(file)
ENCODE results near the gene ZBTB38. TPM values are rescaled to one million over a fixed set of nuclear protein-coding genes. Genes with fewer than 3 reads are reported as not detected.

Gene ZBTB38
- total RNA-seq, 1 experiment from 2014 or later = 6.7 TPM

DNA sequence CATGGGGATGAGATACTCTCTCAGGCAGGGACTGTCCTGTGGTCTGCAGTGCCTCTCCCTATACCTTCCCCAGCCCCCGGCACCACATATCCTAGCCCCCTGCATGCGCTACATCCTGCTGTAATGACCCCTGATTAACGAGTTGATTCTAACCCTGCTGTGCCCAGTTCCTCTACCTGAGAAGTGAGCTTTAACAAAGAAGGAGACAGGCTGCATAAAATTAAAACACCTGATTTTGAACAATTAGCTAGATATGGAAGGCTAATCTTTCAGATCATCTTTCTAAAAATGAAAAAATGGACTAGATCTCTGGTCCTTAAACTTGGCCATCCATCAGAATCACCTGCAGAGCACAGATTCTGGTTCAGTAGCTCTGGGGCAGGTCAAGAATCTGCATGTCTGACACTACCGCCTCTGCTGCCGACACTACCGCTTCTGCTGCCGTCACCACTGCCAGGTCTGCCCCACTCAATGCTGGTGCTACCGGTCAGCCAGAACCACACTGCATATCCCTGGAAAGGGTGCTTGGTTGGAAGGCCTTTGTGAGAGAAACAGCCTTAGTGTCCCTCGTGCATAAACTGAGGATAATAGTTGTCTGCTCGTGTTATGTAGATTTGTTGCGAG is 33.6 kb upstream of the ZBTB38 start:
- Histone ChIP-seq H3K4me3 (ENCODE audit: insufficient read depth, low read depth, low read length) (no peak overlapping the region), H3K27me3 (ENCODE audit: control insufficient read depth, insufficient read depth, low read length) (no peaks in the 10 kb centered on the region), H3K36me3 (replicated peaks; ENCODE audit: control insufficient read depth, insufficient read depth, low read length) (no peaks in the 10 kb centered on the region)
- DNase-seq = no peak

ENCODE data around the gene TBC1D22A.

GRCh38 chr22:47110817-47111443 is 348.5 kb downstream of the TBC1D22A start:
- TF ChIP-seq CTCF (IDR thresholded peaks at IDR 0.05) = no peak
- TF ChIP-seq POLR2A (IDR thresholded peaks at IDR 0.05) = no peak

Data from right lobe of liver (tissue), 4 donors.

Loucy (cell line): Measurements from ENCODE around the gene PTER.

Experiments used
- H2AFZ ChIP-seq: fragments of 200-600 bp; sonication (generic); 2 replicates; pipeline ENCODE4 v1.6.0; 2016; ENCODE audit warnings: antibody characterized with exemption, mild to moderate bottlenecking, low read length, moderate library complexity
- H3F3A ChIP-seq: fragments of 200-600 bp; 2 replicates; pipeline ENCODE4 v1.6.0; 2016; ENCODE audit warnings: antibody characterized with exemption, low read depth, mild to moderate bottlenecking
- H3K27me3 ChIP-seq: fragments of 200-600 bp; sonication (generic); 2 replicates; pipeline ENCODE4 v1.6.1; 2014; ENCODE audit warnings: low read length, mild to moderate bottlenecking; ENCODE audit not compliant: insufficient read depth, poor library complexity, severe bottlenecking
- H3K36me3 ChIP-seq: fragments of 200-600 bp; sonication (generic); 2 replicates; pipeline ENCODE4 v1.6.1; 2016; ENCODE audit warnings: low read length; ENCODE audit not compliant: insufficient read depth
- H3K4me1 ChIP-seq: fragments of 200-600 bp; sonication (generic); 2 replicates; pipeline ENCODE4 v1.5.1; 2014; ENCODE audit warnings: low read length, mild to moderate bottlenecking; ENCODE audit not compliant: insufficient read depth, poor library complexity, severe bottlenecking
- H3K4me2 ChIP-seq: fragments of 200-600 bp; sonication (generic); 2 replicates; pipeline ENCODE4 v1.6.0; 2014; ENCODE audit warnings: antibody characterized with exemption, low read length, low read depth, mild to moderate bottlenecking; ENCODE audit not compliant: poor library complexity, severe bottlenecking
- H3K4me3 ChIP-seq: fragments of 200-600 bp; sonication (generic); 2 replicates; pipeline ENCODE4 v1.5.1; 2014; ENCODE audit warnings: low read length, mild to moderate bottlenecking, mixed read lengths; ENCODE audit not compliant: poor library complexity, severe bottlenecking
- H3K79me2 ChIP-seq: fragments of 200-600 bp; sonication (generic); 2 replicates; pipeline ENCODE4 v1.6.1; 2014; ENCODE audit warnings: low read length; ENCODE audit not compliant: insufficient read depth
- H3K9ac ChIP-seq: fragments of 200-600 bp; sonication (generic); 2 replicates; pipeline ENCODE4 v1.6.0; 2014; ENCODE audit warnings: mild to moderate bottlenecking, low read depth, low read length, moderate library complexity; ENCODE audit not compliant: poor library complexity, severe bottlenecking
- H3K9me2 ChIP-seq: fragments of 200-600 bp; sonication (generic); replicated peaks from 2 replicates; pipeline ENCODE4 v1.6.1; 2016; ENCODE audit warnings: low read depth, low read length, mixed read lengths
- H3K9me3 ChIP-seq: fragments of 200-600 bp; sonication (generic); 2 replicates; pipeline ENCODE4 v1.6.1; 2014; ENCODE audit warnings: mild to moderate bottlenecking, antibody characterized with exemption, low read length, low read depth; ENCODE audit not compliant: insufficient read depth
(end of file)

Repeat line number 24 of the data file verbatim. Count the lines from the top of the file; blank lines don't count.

- H3K9me3 ChIP-seq: fragments of 200-600 bp; sonication (generic); 2 replicates; pipeline ENCODE4 v1.6.1; 2014; ENCODE audit warnings: mild to moderate bottlenecking, antibody characterized with exemption, low read length, low read depth; ENCODE audit not compliant: insufficient read depth